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Oryoki Bowl
February 03
Quaker buddhist, kinda quirky, loves cooking and knitting and movies. Dr Who fan, Scandinavian-aquarian and cat lover. Would love to be paid to travel around the world and write about local healing cultures. While eating and drinking and dancing. One day I will have a health cruise in the fjords.


APRIL 30, 2012 11:26PM

The Measure of Authenticity

Rate: 22 Flag

I have long wondered about the importance (or lack thereof) in ascribing authenticity to something.  Authentic.  

I think the first time I questioned it was probably about 15 years or so ago, living in Santa Fe, working in the restaurant world, when the Balsamic Wars were starting.  Authentic was a word you wanted to use, when describing the vinegar with which you would be massaging your hand picked wild arugula.  Followed by a topping of authentic manchego, perhaps, or in the style of authentic Italian cuisine.  The implication, of course, was that unless you had genuinely certified authentic items, you were lesser than.  It separated you from the hoi polloi of grocery items.

Santa Fe was a crossroads kind of place, where people come to simultaneously get lost and get found.  To shed their layers and take on new ones, to become their authentic self.  Shirley McClain flew off her authentic magic mountain, Oprah had an authentic adobe up the road.   We all lived the realest, most authentic way we could- sometimes just for the principle of it all.  And, as often as not, life was hard and people were still disappointing cads.  Perhaps, the real authentic self was not as exciting as the imaginary authentic self.  

I occasionally have mused over the media battle for the big descriptors, the nth degree, who gets to claim something so often it becomes meaningless.  When the word authenticity becomes an advertisement and loses its essence.  How is this meaningful, to me?  Some years ago, living in Scandinavia, I stumbled upon a beautiful handmade bag of sealskin, and bone or tusk beads, probably from Greenland.  It was sitting on the rack of other used bags at the little thrift store down the street.  I bought it for my sister, because she has an appreciation for these kinds of collectables, although I have no idea how authentic it was.  I mean, it looked, smelled and felt like what I imagine a handcut, air dried seal fur would be like.  There were no signs of industrial manufacture.  I had a little fantasy that an Inuit lady had crafted this bag, to carry her sundry items while kayaking among the bergs or collecting lichens on the rocks.  Maybe a real Inuit had made it for tourists. 

I live in Arizona, where the whole world of the real wild west really lives and breathes, authentic America.  My years of anthropology had me struggling with who deigns to designate this title.  Surely, handmade jewelry made by "real Indians" and sold to tourists on the side of the road was authentic.  Yet, when made with modern beads of plastics, and cords I could buy at the bead store, I wondered where the authenticity lay.  In the creator, or the buyer.  It's so important for people to feel as if something is real.  I had studied iconography, I had understood the importance the connection to a real (though imagined) person, place or happening.  As I would never be Native American, could I ever make authentic jewelry- even if my beads and threads and needles and patterns came from a Native American outfit?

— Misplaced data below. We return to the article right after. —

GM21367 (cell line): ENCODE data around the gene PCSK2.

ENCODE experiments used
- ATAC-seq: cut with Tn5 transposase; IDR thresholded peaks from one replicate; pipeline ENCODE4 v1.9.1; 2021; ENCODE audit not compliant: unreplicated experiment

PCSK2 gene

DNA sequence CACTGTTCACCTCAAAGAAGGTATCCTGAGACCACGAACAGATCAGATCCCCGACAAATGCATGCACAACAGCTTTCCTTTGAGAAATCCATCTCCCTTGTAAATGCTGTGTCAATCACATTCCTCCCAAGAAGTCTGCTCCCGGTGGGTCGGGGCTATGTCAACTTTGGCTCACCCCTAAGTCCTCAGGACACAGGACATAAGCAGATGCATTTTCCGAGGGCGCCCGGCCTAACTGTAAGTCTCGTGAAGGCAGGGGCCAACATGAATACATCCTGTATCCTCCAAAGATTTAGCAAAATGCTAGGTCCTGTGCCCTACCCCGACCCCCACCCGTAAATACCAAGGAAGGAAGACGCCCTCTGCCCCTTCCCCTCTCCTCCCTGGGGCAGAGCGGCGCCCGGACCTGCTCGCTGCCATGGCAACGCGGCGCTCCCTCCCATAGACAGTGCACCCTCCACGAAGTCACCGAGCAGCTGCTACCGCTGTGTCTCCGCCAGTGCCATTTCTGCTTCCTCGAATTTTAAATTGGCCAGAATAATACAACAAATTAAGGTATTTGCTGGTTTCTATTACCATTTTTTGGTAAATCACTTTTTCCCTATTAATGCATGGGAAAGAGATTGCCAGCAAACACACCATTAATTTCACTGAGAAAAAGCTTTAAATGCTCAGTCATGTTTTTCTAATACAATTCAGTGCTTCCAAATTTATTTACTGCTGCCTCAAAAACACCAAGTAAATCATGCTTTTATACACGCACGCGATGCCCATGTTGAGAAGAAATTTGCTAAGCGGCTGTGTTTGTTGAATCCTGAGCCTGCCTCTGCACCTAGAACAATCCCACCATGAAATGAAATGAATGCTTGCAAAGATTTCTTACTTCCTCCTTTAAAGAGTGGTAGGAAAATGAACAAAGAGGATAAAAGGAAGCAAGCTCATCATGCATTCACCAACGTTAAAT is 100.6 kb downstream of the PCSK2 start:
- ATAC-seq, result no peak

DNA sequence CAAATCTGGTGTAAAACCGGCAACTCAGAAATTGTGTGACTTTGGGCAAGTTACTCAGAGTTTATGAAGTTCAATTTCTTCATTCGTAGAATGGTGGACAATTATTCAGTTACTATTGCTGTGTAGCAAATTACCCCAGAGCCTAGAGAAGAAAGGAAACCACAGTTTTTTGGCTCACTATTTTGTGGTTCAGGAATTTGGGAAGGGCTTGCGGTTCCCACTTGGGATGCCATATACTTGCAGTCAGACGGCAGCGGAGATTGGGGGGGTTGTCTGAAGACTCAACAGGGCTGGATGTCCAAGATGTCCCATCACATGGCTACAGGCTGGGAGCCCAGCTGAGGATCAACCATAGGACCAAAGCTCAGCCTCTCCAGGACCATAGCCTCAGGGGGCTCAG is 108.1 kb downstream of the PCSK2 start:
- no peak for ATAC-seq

But, it is not beads or bags or balsamic vinegar that really matters to me.  At least not anymore, as I have looked past the persona of authenticity and thought about what really mattered.  My desire to collect unique things waned, as I had to weigh the cost versus benefit of acquisition.  Traditional had been vying with authentic in the parlance of genuine experience.  Material culture had to adapt to modern availability of materials and techniques.  It became more important, to me, to like something because I liked it- not because it appeared to have value.  I can appreciate a lucky find on Antique Road Show, but that is a world I have left behind me.  

A few weeks ago, I was at a spectacular lecture on a specific herb, Rauwolfia serpentina, and its traditional uses.  It is a strong cardiotonic, used to treat hypertension much the way one might employ a beta blocker.  Traditional use goes back thousands of years into TCM and Ayurveda, long before concepts like hypertension existed.  Instead, the paradigms of health used words like hot, excessive, manic, restless, red, pulsing, insomniac.  One is cautioned, if using Rauwolfia as a cardiotonic, to watch for mild depression.  The spirit lies in the heart, and depression is often linked to heart disease, trauma, loss, broken hearts.  Wild pulsing raging hearts caught in the throes of excess can be tuned down too much, slowed too much, cooled too much.